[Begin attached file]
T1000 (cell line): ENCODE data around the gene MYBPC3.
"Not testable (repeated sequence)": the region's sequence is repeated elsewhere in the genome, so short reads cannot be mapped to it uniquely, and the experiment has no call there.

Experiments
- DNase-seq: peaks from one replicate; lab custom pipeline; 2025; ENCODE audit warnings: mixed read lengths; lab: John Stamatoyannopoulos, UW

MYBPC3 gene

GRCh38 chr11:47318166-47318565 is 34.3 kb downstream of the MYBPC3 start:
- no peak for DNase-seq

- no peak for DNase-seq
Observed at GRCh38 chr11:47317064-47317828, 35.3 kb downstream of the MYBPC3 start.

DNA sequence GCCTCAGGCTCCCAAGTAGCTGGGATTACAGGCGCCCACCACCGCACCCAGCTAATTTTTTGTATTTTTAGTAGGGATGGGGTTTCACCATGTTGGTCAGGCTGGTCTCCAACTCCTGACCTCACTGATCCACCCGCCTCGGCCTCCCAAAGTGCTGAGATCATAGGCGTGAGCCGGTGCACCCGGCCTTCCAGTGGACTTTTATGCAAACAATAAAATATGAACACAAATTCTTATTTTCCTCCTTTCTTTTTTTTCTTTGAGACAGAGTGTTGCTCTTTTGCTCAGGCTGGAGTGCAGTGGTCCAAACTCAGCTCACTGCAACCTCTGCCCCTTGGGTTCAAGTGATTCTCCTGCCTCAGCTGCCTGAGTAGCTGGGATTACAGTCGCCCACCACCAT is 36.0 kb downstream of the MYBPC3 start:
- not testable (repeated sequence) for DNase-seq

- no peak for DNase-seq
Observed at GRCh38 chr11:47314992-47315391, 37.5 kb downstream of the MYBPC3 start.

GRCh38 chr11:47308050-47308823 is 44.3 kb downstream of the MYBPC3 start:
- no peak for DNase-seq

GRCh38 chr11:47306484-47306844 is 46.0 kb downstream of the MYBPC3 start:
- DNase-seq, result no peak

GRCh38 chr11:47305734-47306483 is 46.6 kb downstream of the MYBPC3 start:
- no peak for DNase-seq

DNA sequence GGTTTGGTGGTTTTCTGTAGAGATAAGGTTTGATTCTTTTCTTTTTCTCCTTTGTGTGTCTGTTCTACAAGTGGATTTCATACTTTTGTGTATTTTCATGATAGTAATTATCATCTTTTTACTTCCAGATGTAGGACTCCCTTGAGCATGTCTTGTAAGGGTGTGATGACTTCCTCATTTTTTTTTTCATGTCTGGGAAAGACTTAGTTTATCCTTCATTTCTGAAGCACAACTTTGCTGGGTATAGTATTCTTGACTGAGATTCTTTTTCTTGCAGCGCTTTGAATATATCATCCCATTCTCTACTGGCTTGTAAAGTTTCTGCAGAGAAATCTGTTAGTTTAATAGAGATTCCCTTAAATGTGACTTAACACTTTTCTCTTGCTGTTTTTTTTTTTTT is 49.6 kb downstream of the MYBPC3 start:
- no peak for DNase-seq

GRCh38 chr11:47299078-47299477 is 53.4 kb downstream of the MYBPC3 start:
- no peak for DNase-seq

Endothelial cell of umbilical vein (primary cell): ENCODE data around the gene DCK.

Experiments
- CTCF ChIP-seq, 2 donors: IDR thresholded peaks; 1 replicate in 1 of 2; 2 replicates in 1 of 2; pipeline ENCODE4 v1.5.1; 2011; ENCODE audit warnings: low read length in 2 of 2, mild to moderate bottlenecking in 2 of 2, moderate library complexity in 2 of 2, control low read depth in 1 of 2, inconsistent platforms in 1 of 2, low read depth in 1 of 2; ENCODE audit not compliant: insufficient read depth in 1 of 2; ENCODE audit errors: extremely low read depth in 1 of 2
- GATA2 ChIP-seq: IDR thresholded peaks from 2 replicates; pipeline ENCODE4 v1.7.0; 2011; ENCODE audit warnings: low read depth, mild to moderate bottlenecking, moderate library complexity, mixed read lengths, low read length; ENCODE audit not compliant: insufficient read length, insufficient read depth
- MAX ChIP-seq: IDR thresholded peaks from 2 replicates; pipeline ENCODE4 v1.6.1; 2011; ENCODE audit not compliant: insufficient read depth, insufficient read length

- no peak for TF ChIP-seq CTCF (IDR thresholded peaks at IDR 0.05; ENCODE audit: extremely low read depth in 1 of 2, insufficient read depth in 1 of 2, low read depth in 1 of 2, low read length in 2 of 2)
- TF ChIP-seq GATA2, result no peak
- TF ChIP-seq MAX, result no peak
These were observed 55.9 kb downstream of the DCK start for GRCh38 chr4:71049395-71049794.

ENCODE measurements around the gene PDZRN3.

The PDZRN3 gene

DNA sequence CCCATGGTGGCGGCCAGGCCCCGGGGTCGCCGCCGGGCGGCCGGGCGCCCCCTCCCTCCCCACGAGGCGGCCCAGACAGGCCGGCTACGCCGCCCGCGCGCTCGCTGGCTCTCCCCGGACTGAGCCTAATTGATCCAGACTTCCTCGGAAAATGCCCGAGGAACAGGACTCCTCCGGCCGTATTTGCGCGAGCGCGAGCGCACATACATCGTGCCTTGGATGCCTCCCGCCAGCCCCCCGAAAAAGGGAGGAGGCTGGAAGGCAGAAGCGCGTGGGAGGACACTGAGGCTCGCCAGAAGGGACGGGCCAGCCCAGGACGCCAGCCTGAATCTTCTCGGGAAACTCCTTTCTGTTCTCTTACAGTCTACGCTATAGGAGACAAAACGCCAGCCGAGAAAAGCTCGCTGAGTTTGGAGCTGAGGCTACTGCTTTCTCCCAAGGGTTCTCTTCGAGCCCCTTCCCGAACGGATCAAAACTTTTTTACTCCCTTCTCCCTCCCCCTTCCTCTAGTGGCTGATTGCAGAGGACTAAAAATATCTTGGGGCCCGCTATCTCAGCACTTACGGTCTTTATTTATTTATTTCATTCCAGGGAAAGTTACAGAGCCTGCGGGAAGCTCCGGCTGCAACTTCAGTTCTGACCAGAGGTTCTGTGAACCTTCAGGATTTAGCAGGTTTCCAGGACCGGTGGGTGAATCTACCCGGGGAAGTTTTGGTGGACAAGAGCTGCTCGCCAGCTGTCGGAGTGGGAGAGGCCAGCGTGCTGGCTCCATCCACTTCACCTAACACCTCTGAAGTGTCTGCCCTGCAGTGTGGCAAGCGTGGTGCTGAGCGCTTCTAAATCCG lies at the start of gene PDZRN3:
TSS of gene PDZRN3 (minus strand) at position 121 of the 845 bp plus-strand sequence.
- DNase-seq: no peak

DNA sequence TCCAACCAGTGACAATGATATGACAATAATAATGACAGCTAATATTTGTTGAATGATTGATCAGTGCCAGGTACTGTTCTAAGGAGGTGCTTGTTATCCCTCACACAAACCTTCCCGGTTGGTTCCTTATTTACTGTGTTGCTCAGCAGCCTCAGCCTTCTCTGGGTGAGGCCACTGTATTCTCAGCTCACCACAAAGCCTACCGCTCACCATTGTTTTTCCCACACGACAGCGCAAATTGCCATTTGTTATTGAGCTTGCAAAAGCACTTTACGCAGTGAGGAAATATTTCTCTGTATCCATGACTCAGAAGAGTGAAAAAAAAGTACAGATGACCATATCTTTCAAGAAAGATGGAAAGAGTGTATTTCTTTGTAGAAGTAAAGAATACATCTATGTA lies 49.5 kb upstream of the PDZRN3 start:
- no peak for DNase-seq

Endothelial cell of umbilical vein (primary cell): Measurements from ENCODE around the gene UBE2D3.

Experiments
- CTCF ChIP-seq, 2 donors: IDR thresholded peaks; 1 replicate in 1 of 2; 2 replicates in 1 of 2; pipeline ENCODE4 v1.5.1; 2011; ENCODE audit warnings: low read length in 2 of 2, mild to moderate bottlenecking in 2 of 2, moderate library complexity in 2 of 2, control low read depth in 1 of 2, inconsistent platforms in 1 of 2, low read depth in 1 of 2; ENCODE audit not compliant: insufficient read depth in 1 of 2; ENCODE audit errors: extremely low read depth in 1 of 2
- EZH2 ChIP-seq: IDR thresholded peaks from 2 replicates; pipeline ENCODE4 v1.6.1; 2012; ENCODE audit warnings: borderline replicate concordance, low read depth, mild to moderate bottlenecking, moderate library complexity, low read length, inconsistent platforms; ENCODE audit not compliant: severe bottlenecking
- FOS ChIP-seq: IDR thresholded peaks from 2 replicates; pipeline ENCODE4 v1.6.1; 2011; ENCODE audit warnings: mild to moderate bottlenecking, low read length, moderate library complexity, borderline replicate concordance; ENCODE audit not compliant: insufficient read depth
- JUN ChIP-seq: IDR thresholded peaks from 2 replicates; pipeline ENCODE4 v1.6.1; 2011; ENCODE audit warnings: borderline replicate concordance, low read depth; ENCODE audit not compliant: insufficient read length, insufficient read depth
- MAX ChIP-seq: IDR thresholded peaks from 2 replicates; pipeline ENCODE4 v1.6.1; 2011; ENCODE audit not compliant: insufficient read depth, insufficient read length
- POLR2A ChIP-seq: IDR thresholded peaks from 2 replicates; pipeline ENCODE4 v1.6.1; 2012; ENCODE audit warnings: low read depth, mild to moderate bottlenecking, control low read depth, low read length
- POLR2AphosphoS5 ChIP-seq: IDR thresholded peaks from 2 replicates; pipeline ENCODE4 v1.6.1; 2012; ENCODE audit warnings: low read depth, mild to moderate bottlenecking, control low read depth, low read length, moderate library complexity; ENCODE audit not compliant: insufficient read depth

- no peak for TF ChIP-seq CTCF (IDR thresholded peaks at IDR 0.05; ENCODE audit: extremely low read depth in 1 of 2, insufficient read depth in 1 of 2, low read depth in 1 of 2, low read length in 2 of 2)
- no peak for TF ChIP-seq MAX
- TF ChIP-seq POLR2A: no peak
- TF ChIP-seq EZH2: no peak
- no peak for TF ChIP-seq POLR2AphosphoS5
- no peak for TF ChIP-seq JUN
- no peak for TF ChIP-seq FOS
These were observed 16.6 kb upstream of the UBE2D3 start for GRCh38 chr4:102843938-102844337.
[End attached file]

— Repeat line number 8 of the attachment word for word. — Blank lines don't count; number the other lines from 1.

- no peak for DNase-seq